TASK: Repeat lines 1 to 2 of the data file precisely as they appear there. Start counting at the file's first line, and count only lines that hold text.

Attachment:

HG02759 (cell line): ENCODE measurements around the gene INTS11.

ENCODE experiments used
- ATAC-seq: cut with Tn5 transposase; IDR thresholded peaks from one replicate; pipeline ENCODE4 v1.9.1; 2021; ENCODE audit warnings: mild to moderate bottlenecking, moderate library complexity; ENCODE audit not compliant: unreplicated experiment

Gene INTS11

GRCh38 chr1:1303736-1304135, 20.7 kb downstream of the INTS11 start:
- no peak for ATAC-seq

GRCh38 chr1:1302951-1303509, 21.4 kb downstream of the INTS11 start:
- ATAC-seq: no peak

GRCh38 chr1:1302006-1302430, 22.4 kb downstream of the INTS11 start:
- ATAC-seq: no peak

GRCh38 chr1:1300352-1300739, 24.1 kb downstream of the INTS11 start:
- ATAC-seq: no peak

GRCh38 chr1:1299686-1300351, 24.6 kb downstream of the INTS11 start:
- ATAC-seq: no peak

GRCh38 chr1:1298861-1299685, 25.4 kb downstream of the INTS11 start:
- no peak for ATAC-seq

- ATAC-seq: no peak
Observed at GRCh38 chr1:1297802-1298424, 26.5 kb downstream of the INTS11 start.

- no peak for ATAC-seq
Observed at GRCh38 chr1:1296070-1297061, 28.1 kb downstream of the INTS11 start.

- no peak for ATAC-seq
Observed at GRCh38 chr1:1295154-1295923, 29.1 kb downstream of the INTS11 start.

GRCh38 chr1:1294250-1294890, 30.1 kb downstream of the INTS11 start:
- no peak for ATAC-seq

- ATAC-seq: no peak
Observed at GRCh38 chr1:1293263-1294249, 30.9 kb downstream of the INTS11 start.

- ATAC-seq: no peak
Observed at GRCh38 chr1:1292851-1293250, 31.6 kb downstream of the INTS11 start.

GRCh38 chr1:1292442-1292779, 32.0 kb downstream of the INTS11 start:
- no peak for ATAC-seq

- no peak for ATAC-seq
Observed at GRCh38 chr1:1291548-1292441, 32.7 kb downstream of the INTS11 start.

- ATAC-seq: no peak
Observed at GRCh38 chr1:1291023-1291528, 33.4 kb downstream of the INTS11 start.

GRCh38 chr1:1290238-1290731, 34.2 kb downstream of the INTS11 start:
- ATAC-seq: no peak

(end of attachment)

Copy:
HG02759 (cell line): ENCODE measurements around the gene INTS11.

ENCODE experiments used